9.1 Antibiotic stewardship

With respect to treatment options of infections caused by MDR-GNB suitable and regionally adopted antibiotic treatment regimens are to be laid down for each medical facility and expert decisions have to be made for each individual patient. For example, tigecycline and doripenem have been successfully tried for treating infections caused by multidrug-resistant Acinetobacter spp. As a rule, using the highest concentration of an antibiotic the patient can tolerate for the shortest time needed to eliminate the infection is recommended [126], [127], and combination treatment may offer an advantage over monotherapy in critically ill patients with severe infections caused by carbapenemase-producing Klebsiella spp. [128]. On the other hand, combination regimens are often associated with more severe side effects [129].

9.2 Decolonization

Topical (skin) decolonization of MDR-GNB has proven difficult or ineffective. A recent review of various decolonization agents indicated that chlorhexidine gluconate and sodium hypochlorite show the strongest evidence for activity against Gram-negative organisms [130]. Use of triclosan, hexachlorophene and povidone-iodine is not recommended at this time.

Selective digestive and oropharyngeal decontamination as a measure to prevent surgical site infection may have a positive effect [131], but more studies are needed to verify the benefits and to investigate a possible selection for resistance among Gram-negative bacteria.

9.3 Antisepsis

Other novel treatment approaches such as the use of antiseptics, probiotics, and bacteriophages are presently being studied. The topical application of systemic antibiotics for skin, mucous membrane and wound infections is obsolete with only one exception: The same antibiotic is given orally or parenterally in case of metastatic infection [132], [133]. Antiseptics are more effective than antibiotics in vitro [134], [135], equally effective in vivo [136], [137] and, administered topically, as compatible as antibiotic eye drops [138]. In contrast to antiseptics with a microbiostatic specific mode of action (chlorhexidine, triclosane, QAC, silver ions [cf. [138], [139], [140]]), microbicidal antiseptics are without risk of development of microbial resistance [141], [142], [143], [144].

10 Prevention strategies

10.1 Control of resistance emergence and dissemination

In the 2014 draft of the Review on Antimicrobial Resistance issued by the U.K. government [145] the authors begin with the optimistic statement on the chances to bring the growing threat of antibiotic resistance under control: “We believe that this crisis can be avoided. The cost of taking action can be small if we take the right steps soon. And the benefits will be large and long-lasting especially for emerging economies […].” However, if antimicrobial resistance is left untackled, they continue, an estimated 10 million deaths per year attributable to AMR every year by 2050 will be the consequence. In the final document published in 2016, O’Neill, chair of the review, reflects “Indeed, even at the current rates, it is fair to assume that over one million people will have died from AMR since I started this Review in the summer of 2014. This is truly shocking.” [146].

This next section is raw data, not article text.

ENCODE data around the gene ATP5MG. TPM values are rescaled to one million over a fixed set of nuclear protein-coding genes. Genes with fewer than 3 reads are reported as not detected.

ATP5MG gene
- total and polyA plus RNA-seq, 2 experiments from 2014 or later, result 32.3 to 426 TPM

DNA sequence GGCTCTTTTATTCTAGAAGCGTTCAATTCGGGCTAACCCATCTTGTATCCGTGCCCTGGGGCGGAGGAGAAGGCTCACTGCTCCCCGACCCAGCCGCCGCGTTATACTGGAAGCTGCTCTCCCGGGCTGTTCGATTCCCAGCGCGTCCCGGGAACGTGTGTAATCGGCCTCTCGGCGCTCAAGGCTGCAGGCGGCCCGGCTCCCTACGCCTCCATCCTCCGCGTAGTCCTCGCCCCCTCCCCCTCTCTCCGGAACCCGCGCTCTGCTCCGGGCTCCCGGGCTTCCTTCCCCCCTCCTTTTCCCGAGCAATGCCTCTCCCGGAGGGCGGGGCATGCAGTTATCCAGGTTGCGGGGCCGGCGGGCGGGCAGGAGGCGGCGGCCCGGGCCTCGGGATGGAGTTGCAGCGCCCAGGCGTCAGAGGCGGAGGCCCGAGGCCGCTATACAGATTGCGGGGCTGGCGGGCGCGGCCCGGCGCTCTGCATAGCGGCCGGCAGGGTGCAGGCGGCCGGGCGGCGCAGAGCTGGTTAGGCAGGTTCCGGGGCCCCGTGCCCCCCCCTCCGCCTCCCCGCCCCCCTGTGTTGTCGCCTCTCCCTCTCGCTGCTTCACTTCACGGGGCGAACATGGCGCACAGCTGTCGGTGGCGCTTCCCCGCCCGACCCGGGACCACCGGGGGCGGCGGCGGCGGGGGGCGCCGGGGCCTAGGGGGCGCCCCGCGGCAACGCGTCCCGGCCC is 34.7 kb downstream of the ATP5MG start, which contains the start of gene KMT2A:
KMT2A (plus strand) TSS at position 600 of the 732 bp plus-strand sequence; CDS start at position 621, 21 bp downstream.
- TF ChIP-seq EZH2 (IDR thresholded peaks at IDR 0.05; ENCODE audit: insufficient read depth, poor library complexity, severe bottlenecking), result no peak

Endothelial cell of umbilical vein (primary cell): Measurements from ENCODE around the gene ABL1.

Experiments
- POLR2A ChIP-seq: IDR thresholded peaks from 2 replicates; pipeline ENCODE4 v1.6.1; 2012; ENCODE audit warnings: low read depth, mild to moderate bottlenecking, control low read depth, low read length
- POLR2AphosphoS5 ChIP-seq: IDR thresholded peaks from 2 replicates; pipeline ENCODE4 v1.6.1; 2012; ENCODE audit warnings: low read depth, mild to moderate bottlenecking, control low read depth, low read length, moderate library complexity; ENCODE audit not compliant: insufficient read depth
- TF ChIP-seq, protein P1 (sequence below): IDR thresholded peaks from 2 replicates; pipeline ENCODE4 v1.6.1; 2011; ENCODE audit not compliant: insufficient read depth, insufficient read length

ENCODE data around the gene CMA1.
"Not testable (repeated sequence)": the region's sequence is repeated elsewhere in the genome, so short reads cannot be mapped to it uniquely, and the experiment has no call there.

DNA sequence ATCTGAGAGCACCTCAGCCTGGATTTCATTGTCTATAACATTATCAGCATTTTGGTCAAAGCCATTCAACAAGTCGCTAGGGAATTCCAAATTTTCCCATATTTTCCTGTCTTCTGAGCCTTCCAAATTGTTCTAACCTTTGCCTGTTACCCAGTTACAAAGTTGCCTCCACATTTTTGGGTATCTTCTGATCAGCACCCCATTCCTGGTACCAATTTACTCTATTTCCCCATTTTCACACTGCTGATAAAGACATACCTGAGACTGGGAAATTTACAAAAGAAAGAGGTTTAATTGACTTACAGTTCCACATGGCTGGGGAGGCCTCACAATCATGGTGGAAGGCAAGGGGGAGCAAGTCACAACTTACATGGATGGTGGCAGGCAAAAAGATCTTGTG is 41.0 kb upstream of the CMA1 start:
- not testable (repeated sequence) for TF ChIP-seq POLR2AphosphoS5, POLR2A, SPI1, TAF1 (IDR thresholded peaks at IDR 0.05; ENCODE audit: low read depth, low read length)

In order to prevent further spread, it is crucial to eliminate sources for resistance development and reservoirs for multidrug-resistant bacteria in the environment. Human, agricultural, aqua farming, hospital and industrial waste and waste water are a path for antimicrobials as well as resistance genes and gene pools originating from a vast bacterial spectrum via waste water treatment plants, waste water and sludge/manure, thus contaminating drinking water, surface water/groundwater and agricultural soil. Standardized, reliable testing of environmental samples must be employed to detect the contents of resistant bacterial strains and antimicrobial residue/agents in surface water, agricultural soil and drinking water in order to adopt necessary control measures.

The extent to which certain sub-lethal concentrations of antimicrobial agents may induce resistance and facilitate horizontal gene transfer of resistance genes has not yet been fully eludicated [147], [148].

One major prevention strategy is to curtail production, prescription and consumption of antibiotics both in human and in veterinary medicine. Education of the general population, of healthcare personnel, veterinarians and pharmacists about means of prevention and proper treatment of infections is also indispensable for this process. Obligatory antibiotic stewardship programs in human and in veterinary medicine, in dentistry as well as in animal breeding should be enforced throughout the world.

An equally important critical control point is the approach to eliminate the need to employ antibiotics by offering access to clean, affordable water and sanitation to all people, by implementing infection control precautions in medical facilities and everyday life, by promoting vaccination, and by introducing animal breeding and food-production processes which render the use of antibiotics unnecessary. Standardized surveillance and mandatory notification of infections caused by multidrug-resistant organisms supply crucial data for continual risk assessment and risk management decisions.